Arriving back to the homestead from a fun girls' out evening, I did not anticipate the choices the coming hours would bring.
As you all know, we have been anxiously anticipating and working to prepare for Lady-Bug's farrowing event. With her belly ever swelling, we knew our wait was drawing to a close. I have been checking on her more frequently over the last few days so I would not miss the blessed event. I pulled in and immediately changed out of my cute shoes and into my muck boots to spend time making sure Lady-Bug was settled in for the night.
As I entered the pen, I immediately heard an odd grunting from her side that I had not heard before. I quickened my steps through the sucking mud underfoot and rounded the corner. There in her house Lady-Bug stood; panting, grunting and anxious. Below her lay a beautiful black faced and cream kissed nose piglet, noisily rooting around. My immediate response of excitement was quickly snuffed out when I realized the piglet had mangled back legs. From mid-back forward the piglet looked perfectly healthy, but the hind legs were in the shape of a pretzel.
As my husband was away this weekend, it was just me at the homestead. After 20 minutes went by and Lady-Bug produced no additional piglets, I knew I needed reinforcements. I called my mom who quickly came out to assist. As the rain steadily fell, Lady-Bug panted, pushed and paced. As the minutes ticked by with no other piglets making their way into the world, my gut began to sense something was going very wrong. With only 1% of all pig births running into a problem, I tried to reassure myself.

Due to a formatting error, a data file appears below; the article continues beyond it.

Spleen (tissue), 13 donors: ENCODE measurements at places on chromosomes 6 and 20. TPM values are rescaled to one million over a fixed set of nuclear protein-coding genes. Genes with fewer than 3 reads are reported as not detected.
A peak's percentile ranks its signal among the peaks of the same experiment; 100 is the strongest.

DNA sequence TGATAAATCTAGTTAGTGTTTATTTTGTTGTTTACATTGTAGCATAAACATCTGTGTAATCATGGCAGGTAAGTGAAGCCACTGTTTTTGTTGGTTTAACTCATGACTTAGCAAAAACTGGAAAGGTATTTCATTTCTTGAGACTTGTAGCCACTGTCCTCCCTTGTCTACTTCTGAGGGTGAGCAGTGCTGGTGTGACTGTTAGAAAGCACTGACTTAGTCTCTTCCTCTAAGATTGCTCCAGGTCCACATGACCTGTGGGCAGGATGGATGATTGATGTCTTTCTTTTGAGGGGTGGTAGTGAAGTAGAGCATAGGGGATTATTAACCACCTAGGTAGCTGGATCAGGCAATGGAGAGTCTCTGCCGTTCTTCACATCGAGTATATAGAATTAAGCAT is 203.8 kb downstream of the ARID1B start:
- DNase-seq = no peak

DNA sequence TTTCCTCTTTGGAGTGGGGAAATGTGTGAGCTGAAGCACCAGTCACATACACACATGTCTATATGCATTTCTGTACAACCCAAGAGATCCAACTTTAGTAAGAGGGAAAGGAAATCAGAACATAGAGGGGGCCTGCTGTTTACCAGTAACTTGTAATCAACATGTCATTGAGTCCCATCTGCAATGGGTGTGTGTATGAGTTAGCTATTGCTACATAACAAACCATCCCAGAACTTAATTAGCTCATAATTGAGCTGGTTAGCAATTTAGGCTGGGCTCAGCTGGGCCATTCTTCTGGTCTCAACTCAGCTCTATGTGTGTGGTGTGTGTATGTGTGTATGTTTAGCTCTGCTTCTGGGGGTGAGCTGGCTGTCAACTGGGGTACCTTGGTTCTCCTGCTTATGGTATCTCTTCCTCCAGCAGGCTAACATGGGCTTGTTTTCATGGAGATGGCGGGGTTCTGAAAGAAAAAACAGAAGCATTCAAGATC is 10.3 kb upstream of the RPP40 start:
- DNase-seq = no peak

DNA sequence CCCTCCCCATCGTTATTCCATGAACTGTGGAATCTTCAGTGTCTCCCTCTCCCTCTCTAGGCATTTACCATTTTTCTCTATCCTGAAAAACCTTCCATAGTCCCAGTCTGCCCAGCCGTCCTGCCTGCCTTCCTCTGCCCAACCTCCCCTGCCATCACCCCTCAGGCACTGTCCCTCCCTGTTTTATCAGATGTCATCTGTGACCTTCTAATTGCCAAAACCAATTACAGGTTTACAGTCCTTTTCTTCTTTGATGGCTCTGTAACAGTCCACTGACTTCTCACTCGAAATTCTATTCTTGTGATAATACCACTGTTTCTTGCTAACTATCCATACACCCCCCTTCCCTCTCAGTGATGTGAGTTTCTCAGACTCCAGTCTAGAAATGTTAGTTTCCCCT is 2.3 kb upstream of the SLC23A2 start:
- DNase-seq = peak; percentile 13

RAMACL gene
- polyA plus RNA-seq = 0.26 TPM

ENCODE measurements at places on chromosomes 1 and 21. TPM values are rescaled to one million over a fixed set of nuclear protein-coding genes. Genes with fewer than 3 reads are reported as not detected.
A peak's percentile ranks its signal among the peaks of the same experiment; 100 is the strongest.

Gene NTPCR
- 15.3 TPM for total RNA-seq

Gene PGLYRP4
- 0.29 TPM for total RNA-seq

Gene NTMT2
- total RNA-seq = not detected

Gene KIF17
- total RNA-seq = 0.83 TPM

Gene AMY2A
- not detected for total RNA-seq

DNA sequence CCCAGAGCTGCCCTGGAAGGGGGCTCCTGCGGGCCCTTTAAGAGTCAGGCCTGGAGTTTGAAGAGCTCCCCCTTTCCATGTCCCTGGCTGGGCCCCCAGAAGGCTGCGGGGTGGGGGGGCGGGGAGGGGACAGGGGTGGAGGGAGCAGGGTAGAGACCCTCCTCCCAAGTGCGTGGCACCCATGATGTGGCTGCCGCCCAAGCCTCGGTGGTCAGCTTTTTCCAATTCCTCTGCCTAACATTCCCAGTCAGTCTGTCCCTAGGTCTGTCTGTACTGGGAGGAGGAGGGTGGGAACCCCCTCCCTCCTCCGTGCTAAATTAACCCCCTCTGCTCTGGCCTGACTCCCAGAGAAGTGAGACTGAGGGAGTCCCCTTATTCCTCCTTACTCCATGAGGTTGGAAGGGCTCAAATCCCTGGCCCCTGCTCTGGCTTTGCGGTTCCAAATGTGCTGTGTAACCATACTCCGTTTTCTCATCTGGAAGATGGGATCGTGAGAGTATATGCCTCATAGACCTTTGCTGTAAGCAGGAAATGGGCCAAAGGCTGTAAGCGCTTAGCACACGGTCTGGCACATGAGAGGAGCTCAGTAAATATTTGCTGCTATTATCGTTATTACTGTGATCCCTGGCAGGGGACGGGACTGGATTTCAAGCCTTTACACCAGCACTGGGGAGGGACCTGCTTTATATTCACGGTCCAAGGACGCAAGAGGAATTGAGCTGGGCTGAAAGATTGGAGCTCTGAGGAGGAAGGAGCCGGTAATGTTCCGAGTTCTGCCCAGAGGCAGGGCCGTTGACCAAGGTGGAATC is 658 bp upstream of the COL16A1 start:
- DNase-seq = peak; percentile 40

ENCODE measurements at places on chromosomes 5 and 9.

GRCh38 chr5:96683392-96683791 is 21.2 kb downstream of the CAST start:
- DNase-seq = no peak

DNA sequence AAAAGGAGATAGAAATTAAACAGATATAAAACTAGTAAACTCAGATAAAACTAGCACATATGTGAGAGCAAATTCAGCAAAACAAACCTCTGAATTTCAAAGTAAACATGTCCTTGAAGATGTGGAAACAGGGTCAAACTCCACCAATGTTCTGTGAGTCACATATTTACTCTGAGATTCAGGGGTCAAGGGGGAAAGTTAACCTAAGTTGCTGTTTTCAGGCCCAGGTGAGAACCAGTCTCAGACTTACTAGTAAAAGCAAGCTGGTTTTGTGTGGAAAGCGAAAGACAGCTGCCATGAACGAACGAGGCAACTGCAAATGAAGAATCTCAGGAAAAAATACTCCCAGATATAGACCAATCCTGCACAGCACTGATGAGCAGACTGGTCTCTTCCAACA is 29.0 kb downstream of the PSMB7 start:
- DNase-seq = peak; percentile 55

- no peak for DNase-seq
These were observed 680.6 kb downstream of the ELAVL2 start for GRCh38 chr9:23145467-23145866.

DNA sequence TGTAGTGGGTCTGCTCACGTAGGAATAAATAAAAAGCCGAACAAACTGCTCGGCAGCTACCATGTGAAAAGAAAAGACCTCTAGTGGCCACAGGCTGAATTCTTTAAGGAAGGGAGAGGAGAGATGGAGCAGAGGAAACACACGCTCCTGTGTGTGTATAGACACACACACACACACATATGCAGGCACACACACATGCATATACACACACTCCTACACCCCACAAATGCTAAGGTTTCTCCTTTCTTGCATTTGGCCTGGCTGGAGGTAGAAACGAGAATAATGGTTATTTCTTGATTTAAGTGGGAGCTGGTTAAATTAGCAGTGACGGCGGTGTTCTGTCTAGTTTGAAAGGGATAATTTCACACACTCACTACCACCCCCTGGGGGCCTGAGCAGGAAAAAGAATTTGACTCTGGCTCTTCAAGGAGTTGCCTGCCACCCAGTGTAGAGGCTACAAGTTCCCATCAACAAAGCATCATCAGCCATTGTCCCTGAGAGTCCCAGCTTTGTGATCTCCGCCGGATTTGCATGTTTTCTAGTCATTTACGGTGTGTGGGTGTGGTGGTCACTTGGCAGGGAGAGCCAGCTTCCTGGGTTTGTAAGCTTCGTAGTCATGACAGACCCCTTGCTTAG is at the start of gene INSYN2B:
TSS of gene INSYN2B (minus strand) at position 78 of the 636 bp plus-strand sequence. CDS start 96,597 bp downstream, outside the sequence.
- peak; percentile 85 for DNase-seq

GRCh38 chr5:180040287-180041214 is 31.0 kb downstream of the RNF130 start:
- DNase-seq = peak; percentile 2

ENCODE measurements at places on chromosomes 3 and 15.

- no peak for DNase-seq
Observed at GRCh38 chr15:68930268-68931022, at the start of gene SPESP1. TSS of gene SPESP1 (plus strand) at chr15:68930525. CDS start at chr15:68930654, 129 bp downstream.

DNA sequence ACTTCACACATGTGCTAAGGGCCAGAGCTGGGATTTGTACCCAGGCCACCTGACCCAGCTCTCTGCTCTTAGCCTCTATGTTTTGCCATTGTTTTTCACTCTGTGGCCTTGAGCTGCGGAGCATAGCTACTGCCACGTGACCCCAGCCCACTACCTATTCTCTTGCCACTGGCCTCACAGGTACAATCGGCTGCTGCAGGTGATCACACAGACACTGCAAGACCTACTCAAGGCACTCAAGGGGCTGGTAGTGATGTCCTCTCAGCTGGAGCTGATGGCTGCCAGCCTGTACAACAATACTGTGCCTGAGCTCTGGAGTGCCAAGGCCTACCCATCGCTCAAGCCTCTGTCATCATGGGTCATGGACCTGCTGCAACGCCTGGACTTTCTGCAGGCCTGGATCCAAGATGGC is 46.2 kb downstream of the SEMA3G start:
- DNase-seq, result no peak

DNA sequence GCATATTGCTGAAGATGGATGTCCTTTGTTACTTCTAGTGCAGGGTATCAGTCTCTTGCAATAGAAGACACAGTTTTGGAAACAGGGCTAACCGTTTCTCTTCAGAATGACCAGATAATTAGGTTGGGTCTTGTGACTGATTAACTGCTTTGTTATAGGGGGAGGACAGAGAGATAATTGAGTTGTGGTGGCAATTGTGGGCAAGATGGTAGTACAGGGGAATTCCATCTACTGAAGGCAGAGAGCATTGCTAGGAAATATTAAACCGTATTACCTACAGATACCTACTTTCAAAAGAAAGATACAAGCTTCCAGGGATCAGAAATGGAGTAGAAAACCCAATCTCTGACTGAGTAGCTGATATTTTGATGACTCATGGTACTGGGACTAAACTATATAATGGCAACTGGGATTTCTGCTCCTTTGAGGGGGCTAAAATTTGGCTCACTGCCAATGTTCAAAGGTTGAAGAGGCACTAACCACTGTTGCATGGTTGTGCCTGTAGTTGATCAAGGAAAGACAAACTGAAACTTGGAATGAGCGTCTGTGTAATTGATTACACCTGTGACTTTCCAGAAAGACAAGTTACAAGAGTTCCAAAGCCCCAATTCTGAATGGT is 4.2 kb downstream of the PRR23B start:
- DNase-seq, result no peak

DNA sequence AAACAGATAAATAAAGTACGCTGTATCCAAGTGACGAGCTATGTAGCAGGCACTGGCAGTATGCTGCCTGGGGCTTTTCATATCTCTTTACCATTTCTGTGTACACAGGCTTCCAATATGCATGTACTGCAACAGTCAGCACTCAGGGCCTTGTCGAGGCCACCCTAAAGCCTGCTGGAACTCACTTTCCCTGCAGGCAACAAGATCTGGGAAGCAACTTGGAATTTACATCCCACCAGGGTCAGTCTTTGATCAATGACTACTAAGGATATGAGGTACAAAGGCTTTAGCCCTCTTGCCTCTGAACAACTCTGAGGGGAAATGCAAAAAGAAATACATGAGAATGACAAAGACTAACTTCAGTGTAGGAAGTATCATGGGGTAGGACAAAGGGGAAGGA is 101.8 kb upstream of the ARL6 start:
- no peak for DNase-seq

With my mom and I both praying for safe delivery of the remaining piglets and for comfort for Lady-Bug, we stood with flashlights and worried faces as the rain steadily soaked us.
Knowing the likelihood of having to put down the deformed piglet, I called Gabe and he began his journey back home. Although I know if I had to put the piglet down I could, at that moment, I wanted to have my full attention on the distressed Lady-Bug.
My dad came as well to provide back up help and offered to put the piglet down in Gabe's absence. Although I was grateful for the offer, I did not want to be the sole decider of this little one's fate.
The minutes turned into hours and Lady-Bug's distress increased. With Gabe on the way, my parents headed home. As I sat in the dark pen with the rain pouring all around me, I soothed Lady-Bug and told her to have strength and listen to her instincts. The lone piglet was surprisingly agile and scooted itself all around their shelter while Lady-Bug labored.
The evening faded into early morning and no progress had been made. I knew that the coming hours would hold tough decisions. As Gabe arrived home, the decision was made to let her be for a bit and see how she was doing after some quiet time.
After a bit, I headed back out in the rain to check on the laboring mama. I was so disappointed to still see only the lone piglet and an exhausted Lady-Bug. I used a gloved hand to check her to make sure no piglets were stuck in her birth canal and felt none. I offered Lady-Bug water which she refused, but she would take some feed. I was encouraged that she at least could eat some to keep her strength up.
As the early morning faded into late morning, I began to hurriedly call vets capable of caring for pigs and making house calls. After multiple attempts, messages and redials to various vets, we got in touch with a local swine vet whose expertise is pot bellied pigs. She hurried over to our homestead.
As she arrived, she immediately went in to examine Lady-Bug. As I explained the night's events, I knew by her face we were not looking at a situation that could possibly have a good outcome. As my heart began to sink, I tried hard to stay positive.